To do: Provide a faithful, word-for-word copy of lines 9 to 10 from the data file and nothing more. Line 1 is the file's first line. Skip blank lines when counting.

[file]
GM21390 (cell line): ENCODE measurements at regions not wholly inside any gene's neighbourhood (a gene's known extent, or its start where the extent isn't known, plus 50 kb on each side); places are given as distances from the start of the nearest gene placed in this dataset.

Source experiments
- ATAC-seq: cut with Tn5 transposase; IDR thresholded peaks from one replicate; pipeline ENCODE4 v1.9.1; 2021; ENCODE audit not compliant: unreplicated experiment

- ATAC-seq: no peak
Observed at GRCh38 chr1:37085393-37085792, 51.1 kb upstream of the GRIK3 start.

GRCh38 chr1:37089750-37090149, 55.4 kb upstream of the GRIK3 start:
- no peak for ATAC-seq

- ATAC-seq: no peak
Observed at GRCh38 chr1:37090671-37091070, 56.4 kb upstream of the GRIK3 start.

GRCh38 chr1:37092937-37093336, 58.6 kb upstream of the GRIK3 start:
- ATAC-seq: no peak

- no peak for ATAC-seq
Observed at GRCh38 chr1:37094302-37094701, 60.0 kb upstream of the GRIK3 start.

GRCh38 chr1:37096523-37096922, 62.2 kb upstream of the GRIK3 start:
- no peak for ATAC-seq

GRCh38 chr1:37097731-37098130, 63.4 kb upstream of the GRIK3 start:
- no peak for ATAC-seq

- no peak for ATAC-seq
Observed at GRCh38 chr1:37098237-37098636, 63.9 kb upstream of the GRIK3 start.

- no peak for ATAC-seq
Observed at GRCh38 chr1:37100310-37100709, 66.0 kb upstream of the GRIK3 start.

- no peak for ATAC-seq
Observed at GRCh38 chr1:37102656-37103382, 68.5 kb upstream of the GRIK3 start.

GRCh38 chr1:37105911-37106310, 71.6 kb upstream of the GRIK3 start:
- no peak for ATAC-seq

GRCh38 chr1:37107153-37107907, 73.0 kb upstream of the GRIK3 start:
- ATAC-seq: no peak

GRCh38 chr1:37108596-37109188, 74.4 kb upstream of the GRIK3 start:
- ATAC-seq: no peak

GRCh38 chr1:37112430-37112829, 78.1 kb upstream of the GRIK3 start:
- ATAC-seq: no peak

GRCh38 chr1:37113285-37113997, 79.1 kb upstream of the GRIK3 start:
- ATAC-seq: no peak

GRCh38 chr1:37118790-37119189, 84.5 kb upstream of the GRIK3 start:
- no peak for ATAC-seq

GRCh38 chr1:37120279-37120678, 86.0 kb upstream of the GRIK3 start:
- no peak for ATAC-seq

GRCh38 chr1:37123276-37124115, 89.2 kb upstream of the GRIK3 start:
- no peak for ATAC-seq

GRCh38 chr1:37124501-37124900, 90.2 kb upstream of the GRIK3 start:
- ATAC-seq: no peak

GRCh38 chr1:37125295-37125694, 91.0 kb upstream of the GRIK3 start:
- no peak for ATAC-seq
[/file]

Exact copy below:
Observed at GRCh38 chr1:37090671-37091070, 56.4 kb upstream of the GRIK3 start.

GRCh38 chr1:37092937-37093336, 58.6 kb upstream of the GRIK3 start: